Conditions Basics

What is appendicitis?

Appendicitis is an infection and inflammation of the appendix, a small sac shaped like a finger that is attached to the large intestine. Appendicitis is one of the causes of serious belly pain. Without treatment, the appendix may burst and cause infection throughout the belly. This can be very serious.

What causes it?

It's often not clear why someone gets appendicitis. In some cases, it can be caused by a hard piece of stool blocking the opening to the appendix. Then bacteria can grow in the appendix and cause an infection.

What are the symptoms?

The main symptom of appendicitis is belly pain. Many people feel the first pain near the belly button. Then it moves to the lower right side of the belly. But the pain can be in different parts of your belly or even on your side or back. The pain may get worse if you move, walk, or cough.

You may also have a fever or nausea and vomiting.

In some cases, appendicitis doesn't cause any symptoms except for belly pain. The pain in your belly may be different than any pain you have had before. Sometimes the only symptom is that you feel sick and the belly pain is hard to describe.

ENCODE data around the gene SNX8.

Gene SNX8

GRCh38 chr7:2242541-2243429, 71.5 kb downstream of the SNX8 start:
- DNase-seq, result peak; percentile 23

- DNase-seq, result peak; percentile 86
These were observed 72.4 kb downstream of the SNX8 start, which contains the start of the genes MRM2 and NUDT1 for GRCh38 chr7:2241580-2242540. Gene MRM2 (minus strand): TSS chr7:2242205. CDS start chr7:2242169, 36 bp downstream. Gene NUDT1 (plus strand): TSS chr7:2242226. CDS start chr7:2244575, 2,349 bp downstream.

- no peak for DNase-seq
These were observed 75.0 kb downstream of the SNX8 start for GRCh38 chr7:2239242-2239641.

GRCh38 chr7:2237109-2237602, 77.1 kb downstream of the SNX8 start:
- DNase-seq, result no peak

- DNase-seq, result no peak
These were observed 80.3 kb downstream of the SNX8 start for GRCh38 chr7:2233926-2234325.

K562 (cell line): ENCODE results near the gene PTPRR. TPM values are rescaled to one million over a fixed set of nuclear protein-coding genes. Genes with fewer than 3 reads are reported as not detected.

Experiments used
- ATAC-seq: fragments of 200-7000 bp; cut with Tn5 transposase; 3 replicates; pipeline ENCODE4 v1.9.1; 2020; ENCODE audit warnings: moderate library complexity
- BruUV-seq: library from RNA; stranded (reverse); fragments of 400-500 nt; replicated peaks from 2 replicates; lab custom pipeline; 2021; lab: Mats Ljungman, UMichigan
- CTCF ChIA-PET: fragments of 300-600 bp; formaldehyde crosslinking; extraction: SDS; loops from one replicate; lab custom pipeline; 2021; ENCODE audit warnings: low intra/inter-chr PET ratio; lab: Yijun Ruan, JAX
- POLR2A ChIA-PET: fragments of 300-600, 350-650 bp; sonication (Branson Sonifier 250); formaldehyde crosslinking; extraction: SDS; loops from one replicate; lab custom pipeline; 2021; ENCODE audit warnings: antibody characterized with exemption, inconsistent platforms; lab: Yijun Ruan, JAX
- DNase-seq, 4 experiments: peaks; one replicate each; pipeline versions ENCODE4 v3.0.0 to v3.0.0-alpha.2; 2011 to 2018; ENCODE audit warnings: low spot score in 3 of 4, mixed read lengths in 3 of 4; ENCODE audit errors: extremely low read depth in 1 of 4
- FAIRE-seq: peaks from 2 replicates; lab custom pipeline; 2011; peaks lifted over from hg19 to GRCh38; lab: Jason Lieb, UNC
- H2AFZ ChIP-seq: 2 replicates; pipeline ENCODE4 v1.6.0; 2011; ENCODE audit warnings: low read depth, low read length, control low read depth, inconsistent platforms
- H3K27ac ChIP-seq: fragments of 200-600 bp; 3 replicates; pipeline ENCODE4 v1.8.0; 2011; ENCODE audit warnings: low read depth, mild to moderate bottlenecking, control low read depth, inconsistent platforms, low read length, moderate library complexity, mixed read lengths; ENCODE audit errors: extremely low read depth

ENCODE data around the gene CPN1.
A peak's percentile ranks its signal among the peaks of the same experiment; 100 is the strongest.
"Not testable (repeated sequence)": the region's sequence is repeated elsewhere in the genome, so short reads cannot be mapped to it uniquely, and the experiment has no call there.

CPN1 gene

If you have moderate belly pain that does not go away after 4 hours, call your doctor. If you have severe belly pain, call your doctor right away.

If you think you could have appendicitis, you need to see a doctor.

How is it diagnosed?

Appendicitis can be hard to diagnose. Your doctor will do a physical exam and ask you questions about what symptoms you have, when they started, and what was happening before the pain began. You also may have blood and urine tests to look for signs of infection. In some cases, you may need a CT scan or an ultrasound of your belly.

Even though tests can't always show for certain that you have appendicitis, your symptoms may lead your doctor to strongly suspect that you have it.

How is appendicitis treated?

Appendicitis is usually treated with surgery to remove the appendix. Some cases can be treated with antibiotics. In those cases, there's still a chance that the appendix will need to be removed later.

If you need surgery, your doctor may make a cut (incision) in your belly. Or the doctor may use a tool called a laparoscope to remove your appendix through a few small cuts.

If you aren't treated in time, your appendix can burst. This can cause serious problems. It's best to take out the appendix before it bursts.

If your appendix does burst, surgery may be harder to do. You may also need other treatment.


Current as of: July 26, 2023

Author: Healthwise Staff
Clinical Review Board
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